Author Topic: Effect of oxygenation on alcohol perception in high gravity beers  (Read 546 times)

Offline mabrungard

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We have had discussions on fusel alcohols and on oxygenation.  One thread mentioned that excessive oxygenation may cause excessive yeast growth and promote fusel alcohol production.  I'm not sure the thread confirmed that finding, but my question is slightly different.  

I have had beers that report 7 to 9 percent alcohol that presented low perception of alcohol in the beer.  I have also had beers with similar alcohol percentage that present high perception of alcohol.  The high perceptions may not have been fusel in nature (hot).   A local brewery has crafted beers that had little alcohol perception in the past, but now seems to create beers that smack me in the face with alcohol and they are similar strength beers.  

Would excessive oxygenation promote the increased perception of the alcohols in a beer even if those alcohols might not be fusel in nature?  We know that under-oxygenation promotes ester formation and potentially poor or incomplete fermentation, but I have not heard a lot about over-oxygenation effects.
  
Martin B
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Offline bonjour

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Re: Effect of oxygenation on alcohol perception in high gravity beers
« Reply #1 on: May 02, 2011, 10:51:05 AM »
Interesting observation.

My big beers offer a low presentation of the amount of alcohol present, to the point getting dinged in competition for that fact, it's tough when you have a 12-13% beer that doesn't have enough alcohol for style.

I've put it to a low ale temp ferment, but over aerating could also contribute. 


Fred Bonjour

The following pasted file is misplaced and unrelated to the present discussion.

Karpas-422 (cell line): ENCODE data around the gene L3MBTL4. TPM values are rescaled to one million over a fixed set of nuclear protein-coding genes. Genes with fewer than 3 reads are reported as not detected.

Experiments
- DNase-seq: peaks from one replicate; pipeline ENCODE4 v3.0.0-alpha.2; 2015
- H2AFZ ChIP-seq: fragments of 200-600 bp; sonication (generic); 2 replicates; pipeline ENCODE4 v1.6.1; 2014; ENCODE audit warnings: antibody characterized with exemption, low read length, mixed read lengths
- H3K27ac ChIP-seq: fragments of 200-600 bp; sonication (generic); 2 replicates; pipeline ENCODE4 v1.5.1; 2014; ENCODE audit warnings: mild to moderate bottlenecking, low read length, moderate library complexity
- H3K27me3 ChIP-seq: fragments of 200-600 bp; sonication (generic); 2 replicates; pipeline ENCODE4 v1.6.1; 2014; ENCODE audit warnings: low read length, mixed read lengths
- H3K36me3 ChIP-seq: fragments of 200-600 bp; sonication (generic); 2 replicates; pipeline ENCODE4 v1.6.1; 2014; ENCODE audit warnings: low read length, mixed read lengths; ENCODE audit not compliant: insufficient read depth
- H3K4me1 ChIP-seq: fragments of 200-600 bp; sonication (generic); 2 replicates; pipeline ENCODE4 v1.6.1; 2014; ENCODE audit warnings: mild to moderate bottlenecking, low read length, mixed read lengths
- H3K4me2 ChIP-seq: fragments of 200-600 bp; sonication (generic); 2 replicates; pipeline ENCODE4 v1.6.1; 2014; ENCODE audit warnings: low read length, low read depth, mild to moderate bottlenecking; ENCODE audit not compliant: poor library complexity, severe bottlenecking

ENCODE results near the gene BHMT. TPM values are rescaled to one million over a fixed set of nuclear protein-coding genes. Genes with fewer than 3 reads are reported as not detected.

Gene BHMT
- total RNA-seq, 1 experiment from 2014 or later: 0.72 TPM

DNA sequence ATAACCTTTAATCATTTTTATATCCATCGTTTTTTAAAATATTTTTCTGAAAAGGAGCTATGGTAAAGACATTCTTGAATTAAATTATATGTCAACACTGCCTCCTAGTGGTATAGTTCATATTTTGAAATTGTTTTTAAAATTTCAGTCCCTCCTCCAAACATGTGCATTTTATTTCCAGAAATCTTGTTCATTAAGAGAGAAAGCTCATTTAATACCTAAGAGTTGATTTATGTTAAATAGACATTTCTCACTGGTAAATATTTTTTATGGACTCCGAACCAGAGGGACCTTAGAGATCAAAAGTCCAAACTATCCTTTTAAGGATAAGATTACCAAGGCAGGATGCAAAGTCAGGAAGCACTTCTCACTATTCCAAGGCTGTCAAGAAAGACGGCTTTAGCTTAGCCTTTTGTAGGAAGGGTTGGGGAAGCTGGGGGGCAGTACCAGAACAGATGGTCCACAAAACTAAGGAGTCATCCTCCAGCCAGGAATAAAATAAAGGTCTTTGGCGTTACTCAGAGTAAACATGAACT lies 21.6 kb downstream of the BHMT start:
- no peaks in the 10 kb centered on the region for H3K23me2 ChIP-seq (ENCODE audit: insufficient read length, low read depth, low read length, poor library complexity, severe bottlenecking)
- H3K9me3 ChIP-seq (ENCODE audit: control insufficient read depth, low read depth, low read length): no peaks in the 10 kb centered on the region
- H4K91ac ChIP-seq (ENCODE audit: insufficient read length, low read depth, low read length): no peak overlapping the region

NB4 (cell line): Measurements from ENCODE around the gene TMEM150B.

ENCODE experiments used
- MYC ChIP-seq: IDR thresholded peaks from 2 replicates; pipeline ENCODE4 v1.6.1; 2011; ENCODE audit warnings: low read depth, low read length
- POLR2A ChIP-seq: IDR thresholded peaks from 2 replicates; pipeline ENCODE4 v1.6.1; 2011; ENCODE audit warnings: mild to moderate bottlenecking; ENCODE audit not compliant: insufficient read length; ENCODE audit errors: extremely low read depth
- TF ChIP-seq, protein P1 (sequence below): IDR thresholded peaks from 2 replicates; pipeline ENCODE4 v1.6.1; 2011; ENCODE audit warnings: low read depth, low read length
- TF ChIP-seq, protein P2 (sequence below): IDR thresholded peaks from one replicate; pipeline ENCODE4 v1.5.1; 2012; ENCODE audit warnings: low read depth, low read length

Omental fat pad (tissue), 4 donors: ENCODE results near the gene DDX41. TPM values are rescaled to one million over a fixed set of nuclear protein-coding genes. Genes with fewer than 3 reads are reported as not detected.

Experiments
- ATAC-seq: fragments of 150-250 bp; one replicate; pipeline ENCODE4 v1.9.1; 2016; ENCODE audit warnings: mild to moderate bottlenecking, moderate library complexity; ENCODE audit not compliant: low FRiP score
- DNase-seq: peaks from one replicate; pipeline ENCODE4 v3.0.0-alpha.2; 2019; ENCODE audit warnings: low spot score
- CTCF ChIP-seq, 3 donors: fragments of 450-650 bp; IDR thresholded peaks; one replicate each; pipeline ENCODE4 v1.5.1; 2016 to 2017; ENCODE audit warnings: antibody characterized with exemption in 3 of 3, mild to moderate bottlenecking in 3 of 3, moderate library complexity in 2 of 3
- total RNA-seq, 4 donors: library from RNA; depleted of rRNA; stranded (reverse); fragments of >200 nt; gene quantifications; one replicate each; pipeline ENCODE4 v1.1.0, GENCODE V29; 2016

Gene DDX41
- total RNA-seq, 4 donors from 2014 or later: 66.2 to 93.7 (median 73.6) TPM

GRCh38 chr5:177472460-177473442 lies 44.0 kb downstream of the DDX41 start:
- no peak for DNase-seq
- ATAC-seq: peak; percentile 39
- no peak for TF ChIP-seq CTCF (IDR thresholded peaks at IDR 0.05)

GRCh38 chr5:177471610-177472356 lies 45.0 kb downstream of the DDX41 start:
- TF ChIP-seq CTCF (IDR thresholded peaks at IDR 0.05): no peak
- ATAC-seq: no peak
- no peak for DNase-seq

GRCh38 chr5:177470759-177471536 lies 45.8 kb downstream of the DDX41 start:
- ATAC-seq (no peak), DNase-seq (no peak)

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Everything under 1.100 is a 'session' beer ;)

Offline narcout

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Re: Effect of oxygenation on alcohol perception in high gravity beers
« Reply #2 on: May 02, 2011, 01:45:44 PM »
One of these articles might have some good information:

http://www.mbaa.com/techquarterly/abstracts/1999/tq99ab22.htm

http://www.mbaa.com/techquarterly/abstracts/1975/tq75ab03.htm

http://www.mbaa.com/techquarterly/abstracts/2000/tq00ab12.htm

http://www.mbaa.com/techquarterly/abstracts/2003/1014-01.htm

The last one is about preoxygenating yeast so it's not exactly on target, but it contains the following excerpt: "Formation of esters and higher alcohols was noticeably higher in beers successfully brewed with preoxygenated yeast when compared with that in beers brewed with untreated yeast."

If you google the titles or authors, you can sometimes find free copies online. I've also heard that if email the authors, they will sometimes send you a free copy.
« Last Edit: May 02, 2011, 01:50:02 PM by narcout »

Offline tom

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Re: Effect of oxygenation on alcohol perception in high gravity beers
« Reply #3 on: May 02, 2011, 01:54:17 PM »
Same yeasts?
I really like White Labs 007 for big beers.  Very clean.
Brew on